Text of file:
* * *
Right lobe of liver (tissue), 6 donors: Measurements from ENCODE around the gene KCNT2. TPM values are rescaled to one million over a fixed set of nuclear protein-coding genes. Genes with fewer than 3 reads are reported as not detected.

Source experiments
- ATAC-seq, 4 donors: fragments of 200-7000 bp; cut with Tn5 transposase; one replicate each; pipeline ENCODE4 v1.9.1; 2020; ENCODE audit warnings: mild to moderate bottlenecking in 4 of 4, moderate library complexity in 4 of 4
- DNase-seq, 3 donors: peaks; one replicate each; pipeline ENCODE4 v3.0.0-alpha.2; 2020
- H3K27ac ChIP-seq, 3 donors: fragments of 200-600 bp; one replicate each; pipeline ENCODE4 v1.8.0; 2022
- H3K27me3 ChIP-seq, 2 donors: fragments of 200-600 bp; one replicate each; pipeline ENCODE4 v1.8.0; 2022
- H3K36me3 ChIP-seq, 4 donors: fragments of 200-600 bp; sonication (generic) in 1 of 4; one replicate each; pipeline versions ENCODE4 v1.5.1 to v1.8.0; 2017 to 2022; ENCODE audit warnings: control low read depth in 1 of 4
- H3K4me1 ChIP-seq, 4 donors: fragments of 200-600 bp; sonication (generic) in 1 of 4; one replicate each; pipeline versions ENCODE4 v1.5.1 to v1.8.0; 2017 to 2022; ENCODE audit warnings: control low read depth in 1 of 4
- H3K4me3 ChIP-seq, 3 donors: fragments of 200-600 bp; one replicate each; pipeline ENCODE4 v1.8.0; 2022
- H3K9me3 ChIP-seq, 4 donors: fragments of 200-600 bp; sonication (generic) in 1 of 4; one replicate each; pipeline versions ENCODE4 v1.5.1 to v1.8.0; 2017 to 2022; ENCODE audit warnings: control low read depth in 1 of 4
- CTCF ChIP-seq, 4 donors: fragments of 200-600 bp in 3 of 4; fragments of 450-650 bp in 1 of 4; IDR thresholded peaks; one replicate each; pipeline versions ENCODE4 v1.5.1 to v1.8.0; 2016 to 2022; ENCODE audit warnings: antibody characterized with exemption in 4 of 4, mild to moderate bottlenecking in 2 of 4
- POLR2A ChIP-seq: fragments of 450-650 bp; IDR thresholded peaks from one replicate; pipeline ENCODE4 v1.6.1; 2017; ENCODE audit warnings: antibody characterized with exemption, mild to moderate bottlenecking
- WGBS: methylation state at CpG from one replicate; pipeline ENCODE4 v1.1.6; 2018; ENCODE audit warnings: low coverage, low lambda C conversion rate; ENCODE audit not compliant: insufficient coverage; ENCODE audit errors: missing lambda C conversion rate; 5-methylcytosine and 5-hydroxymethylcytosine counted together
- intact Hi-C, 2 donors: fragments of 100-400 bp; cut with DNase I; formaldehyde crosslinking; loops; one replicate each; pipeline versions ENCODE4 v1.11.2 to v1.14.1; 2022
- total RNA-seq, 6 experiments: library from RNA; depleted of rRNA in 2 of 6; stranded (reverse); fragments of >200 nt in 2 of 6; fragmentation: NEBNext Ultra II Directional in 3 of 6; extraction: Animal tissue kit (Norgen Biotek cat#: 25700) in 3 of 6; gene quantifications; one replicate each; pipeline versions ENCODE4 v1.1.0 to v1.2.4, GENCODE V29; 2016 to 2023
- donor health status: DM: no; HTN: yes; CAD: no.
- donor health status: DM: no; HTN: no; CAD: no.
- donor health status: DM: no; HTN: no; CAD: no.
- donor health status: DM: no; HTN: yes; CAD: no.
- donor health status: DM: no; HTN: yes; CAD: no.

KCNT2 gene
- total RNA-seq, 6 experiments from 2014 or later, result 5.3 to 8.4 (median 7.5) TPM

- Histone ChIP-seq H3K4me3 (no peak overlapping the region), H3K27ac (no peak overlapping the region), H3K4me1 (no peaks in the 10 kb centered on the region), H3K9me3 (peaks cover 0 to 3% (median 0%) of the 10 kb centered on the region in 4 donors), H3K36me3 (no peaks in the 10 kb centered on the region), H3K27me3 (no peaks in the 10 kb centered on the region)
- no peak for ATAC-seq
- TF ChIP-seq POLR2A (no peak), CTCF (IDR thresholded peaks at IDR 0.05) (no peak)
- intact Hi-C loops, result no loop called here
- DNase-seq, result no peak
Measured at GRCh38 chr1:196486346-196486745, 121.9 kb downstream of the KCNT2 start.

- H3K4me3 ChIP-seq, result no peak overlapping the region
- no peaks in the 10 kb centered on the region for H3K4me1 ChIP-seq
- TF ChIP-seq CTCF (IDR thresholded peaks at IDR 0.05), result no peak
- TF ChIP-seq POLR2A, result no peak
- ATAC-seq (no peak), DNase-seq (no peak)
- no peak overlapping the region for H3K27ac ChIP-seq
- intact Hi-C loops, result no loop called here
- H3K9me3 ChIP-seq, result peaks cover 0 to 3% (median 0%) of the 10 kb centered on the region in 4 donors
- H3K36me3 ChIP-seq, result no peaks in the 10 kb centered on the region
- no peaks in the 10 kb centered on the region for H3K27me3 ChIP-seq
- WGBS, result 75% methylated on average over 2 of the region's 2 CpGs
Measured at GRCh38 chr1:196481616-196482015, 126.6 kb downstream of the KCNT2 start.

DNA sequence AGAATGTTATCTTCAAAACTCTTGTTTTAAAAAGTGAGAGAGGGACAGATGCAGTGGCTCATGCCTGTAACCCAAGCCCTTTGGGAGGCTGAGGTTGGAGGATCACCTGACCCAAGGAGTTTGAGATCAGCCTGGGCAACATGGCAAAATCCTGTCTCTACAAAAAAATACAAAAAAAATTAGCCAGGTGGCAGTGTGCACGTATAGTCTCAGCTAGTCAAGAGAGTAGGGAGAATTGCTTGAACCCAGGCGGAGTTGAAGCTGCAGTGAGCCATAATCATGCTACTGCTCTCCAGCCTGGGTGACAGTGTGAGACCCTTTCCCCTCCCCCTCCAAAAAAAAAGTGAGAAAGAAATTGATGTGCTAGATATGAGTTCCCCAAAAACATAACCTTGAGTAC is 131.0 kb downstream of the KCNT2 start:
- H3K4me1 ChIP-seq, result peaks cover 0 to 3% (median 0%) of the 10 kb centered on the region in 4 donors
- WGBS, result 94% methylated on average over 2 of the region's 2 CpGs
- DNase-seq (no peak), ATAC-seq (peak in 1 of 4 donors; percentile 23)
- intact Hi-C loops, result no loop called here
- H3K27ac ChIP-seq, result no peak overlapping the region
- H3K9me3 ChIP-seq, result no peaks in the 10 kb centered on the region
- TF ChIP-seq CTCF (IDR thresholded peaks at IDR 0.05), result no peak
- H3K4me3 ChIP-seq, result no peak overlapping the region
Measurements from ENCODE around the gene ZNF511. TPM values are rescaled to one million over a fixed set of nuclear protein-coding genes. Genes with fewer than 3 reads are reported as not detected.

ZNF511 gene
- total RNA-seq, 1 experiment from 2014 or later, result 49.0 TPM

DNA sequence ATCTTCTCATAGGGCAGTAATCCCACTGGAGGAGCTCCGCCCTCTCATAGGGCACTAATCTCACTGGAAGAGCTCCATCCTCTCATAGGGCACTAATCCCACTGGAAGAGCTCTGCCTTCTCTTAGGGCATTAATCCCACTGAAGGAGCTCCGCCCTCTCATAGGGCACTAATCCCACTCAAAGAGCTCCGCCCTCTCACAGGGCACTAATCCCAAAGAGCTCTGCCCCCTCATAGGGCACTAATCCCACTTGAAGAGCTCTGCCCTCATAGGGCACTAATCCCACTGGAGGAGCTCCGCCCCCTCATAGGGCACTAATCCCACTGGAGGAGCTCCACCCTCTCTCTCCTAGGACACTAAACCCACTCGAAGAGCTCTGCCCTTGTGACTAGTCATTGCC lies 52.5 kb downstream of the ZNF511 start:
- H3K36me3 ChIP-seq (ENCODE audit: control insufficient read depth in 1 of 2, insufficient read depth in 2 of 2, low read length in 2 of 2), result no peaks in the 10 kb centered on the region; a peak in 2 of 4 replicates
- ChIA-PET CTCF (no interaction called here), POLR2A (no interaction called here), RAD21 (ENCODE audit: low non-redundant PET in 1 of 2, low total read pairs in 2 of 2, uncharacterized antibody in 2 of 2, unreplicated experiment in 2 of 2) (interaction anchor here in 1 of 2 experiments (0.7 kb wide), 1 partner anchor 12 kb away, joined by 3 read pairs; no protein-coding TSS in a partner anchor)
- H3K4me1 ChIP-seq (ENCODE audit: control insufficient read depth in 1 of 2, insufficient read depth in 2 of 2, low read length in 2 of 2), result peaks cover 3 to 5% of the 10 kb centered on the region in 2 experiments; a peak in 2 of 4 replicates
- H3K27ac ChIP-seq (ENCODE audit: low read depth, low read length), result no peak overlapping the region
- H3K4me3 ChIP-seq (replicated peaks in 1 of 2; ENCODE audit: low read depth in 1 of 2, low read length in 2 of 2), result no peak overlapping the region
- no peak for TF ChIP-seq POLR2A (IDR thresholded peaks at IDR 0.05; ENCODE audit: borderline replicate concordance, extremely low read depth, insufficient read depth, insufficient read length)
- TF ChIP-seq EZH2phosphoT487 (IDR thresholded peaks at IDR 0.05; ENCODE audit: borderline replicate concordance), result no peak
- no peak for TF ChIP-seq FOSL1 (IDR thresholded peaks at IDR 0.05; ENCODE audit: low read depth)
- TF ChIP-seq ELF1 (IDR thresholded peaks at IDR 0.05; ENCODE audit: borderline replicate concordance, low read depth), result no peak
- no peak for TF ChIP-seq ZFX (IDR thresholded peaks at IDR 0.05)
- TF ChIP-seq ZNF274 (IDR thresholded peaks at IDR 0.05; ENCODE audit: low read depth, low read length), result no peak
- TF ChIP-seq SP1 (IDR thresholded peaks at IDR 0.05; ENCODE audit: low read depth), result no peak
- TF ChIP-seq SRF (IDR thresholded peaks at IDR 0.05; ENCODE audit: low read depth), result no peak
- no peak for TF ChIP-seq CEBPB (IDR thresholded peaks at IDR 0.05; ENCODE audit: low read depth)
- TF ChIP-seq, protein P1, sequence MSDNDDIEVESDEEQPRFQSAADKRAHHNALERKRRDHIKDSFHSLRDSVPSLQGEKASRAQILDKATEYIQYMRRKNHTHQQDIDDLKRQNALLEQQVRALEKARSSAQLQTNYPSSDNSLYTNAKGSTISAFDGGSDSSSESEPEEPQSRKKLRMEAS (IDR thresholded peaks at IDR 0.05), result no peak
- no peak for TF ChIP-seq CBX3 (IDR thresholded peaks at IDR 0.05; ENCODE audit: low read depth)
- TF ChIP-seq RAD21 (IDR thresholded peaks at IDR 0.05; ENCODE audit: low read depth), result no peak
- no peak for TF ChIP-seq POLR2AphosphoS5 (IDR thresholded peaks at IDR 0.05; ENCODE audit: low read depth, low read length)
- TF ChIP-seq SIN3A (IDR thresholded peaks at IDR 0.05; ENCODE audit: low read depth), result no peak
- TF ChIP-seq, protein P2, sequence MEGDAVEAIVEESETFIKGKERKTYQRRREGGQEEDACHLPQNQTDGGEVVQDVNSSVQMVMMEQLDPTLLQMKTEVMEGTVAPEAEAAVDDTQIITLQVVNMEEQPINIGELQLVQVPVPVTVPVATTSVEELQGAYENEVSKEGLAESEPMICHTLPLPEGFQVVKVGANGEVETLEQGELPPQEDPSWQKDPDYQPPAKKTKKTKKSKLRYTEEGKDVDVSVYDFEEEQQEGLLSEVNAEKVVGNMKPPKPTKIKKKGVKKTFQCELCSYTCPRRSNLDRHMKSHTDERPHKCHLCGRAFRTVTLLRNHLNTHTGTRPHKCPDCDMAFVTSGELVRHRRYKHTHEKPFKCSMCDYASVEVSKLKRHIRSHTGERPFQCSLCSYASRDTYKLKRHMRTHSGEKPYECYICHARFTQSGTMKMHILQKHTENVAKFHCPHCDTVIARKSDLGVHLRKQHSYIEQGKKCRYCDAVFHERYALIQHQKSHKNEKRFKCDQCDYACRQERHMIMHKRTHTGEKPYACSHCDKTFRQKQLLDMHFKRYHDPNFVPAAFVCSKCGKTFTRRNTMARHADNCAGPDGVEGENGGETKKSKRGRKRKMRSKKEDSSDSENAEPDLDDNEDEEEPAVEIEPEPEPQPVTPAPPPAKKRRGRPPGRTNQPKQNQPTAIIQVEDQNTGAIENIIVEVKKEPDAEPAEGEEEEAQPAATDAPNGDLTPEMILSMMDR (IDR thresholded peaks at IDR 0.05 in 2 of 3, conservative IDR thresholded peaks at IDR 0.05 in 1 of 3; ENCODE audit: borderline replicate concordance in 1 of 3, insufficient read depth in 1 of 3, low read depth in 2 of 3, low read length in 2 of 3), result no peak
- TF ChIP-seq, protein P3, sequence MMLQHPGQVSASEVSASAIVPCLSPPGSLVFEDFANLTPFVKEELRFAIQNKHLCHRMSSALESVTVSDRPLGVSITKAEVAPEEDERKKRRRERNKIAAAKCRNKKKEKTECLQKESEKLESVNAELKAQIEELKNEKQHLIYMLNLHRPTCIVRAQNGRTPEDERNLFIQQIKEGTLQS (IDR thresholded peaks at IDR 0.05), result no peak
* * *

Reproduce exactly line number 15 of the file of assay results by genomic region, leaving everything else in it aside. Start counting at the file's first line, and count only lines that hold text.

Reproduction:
- total RNA-seq, 6 experiments: library from RNA; depleted of rRNA in 2 of 6; stranded (reverse); fragments of >200 nt in 2 of 6; fragmentation: NEBNext Ultra II Directional in 3 of 6; extraction: Animal tissue kit (Norgen Biotek cat#: 25700) in 3 of 6; gene quantifications; one replicate each; pipeline versions ENCODE4 v1.1.0 to v1.2.4, GENCODE V29; 2016 to 2023